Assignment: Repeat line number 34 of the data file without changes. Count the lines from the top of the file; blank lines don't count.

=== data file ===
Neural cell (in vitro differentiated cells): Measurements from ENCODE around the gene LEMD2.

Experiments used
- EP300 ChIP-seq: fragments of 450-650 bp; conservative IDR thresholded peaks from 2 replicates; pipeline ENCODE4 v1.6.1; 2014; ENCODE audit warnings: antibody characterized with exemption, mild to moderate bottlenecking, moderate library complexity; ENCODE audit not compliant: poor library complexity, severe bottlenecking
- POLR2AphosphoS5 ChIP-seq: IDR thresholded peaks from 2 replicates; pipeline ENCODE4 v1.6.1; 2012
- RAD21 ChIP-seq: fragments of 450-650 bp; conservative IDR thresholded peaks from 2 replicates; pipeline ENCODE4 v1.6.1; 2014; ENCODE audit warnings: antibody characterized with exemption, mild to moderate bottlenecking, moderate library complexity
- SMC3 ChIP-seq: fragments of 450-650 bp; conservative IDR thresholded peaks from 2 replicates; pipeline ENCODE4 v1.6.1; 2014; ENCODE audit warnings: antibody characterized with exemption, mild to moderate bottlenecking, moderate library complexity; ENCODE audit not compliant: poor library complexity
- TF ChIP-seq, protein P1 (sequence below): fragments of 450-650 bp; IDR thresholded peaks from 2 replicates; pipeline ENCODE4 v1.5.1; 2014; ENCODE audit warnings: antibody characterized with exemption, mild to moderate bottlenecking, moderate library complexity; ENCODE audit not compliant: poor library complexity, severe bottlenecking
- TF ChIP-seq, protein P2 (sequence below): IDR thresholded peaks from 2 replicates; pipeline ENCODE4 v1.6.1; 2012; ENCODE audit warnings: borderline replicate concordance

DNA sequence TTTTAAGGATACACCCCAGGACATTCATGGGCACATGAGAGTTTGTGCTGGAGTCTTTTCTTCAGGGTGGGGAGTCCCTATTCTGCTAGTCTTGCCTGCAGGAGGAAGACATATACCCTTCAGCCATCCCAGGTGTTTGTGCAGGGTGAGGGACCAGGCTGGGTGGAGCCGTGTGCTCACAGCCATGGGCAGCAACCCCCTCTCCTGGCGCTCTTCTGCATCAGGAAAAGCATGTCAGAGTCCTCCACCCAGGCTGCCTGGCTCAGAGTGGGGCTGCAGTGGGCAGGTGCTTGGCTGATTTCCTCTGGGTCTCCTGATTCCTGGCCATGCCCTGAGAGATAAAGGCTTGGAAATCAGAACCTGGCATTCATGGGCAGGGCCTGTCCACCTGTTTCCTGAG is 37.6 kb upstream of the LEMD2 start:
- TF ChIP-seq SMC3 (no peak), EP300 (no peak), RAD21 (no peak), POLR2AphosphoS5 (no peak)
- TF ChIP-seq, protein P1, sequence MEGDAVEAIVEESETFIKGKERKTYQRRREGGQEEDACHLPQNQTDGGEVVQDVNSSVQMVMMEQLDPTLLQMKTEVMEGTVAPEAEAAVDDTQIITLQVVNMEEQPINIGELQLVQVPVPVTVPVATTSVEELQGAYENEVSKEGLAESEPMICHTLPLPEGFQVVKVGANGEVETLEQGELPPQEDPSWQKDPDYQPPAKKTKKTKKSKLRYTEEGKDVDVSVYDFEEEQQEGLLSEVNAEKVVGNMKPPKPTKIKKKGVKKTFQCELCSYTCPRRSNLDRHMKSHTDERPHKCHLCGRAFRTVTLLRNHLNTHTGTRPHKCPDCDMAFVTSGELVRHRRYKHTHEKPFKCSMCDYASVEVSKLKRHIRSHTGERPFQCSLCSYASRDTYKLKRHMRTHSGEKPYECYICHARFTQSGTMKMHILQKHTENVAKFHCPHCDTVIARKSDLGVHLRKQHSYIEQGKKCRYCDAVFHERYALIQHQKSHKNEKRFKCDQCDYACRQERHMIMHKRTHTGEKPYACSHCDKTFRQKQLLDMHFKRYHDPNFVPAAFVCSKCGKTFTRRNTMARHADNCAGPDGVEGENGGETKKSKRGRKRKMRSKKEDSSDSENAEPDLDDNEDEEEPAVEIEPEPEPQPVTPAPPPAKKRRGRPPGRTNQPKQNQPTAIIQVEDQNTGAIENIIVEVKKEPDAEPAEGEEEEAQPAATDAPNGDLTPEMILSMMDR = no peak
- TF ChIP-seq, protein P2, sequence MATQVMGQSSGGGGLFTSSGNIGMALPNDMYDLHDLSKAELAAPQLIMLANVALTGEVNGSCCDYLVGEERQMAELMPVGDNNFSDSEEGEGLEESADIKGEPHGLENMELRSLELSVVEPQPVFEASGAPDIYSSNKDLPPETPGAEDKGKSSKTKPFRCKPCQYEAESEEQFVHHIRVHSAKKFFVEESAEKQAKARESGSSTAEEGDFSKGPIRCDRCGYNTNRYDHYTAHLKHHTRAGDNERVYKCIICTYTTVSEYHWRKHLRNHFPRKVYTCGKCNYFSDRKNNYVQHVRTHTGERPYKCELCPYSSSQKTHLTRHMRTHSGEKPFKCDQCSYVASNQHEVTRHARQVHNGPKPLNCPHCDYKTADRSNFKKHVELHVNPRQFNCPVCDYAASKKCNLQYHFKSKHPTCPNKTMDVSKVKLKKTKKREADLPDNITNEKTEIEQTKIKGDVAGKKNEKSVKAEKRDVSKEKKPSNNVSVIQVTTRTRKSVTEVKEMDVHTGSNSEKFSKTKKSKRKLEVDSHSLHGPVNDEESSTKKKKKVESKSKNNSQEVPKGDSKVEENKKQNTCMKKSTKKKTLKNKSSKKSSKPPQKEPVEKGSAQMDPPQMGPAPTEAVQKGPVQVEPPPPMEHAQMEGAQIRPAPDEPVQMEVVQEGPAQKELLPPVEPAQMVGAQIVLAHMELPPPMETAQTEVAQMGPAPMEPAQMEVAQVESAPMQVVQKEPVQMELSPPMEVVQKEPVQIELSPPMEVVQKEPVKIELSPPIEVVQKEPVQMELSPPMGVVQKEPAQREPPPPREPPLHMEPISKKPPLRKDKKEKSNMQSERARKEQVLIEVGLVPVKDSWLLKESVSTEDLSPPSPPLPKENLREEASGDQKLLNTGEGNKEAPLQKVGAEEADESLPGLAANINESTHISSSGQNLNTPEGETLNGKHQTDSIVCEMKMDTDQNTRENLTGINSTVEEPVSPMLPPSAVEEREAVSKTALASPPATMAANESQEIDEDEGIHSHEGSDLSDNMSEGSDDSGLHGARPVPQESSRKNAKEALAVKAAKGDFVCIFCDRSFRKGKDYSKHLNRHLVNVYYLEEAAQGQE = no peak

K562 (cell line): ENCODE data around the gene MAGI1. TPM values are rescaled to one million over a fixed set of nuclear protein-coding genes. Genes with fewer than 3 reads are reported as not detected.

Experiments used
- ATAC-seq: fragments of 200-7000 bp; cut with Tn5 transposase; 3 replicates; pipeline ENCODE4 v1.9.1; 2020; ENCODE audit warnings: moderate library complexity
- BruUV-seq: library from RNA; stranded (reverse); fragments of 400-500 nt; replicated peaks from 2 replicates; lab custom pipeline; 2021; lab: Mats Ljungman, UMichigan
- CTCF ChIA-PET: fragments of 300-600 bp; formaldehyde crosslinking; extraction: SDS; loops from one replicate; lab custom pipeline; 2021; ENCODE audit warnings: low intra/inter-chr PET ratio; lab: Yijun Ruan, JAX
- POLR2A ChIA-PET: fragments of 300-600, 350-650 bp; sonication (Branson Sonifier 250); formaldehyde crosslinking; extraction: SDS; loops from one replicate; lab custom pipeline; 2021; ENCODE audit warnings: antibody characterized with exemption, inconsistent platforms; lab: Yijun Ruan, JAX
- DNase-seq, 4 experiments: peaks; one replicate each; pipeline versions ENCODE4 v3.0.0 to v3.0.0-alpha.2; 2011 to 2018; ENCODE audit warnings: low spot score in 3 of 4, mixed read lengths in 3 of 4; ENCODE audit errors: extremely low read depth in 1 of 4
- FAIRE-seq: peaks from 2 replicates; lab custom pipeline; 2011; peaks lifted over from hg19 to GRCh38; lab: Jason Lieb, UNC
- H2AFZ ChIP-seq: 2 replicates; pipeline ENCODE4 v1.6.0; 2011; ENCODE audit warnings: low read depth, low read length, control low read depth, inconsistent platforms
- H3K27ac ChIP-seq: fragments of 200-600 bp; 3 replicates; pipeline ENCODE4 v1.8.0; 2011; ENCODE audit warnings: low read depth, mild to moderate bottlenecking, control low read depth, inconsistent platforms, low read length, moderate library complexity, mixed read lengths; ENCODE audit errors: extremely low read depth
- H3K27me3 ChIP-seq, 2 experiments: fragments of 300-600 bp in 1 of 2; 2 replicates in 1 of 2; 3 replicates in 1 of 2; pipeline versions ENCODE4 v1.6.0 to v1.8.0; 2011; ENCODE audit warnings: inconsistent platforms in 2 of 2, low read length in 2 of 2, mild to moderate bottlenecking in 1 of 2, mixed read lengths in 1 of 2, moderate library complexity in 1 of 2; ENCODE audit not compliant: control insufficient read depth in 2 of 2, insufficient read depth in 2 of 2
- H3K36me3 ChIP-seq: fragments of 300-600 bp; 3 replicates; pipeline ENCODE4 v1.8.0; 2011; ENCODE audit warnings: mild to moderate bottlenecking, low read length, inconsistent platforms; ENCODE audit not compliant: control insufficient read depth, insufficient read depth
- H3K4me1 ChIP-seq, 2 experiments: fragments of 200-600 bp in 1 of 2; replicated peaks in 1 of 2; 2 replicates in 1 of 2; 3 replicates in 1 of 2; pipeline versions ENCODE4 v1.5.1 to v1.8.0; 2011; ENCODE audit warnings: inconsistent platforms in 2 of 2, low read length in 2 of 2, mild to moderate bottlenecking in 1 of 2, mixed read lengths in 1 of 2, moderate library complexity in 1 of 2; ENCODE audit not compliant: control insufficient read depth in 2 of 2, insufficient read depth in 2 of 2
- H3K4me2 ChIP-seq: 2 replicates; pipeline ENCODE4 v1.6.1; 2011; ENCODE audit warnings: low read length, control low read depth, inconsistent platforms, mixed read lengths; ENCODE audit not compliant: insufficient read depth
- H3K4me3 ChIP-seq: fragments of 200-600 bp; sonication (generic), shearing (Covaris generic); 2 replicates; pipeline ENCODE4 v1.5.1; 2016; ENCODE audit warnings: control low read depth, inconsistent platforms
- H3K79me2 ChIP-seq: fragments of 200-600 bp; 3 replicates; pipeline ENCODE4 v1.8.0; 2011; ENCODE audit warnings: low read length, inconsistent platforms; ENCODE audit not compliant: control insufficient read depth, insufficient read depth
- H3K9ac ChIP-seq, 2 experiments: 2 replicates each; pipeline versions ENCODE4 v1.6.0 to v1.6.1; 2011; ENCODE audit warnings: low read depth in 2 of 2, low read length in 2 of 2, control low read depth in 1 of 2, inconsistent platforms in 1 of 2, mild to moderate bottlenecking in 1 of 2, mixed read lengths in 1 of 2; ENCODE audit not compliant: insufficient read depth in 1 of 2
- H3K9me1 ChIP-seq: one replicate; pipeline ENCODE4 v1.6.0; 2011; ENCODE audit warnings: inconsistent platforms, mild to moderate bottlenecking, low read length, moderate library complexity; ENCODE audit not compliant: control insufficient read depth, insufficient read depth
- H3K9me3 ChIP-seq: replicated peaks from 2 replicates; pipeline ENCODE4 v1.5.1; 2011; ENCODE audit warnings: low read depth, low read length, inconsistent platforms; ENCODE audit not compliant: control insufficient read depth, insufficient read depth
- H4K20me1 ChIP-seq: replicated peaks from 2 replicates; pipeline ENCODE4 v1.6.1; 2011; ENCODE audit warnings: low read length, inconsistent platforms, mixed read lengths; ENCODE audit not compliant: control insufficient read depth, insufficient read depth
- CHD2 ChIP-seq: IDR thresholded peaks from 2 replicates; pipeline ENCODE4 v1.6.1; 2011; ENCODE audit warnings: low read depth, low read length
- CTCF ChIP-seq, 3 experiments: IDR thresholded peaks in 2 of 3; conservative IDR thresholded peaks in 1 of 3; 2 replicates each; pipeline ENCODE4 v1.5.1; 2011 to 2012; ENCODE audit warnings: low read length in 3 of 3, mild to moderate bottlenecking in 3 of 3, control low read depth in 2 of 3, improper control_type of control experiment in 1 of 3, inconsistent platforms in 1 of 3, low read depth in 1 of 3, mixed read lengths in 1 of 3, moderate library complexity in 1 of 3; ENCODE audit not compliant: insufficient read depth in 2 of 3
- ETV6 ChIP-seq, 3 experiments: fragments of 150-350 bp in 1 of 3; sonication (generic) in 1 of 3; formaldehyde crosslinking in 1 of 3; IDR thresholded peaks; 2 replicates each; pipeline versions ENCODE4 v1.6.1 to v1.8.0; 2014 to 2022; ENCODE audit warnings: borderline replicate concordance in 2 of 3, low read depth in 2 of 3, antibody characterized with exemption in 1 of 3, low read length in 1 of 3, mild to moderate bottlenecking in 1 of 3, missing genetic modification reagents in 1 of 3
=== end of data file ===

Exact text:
- CTCF ChIP-seq, 3 experiments: IDR thresholded peaks in 2 of 3; conservative IDR thresholded peaks in 1 of 3; 2 replicates each; pipeline ENCODE4 v1.5.1; 2011 to 2012; ENCODE audit warnings: low read length in 3 of 3, mild to moderate bottlenecking in 3 of 3, control low read depth in 2 of 3, improper control_type of control experiment in 1 of 3, inconsistent platforms in 1 of 3, low read depth in 1 of 3, mixed read lengths in 1 of 3, moderate library complexity in 1 of 3; ENCODE audit not compliant: insufficient read depth in 2 of 3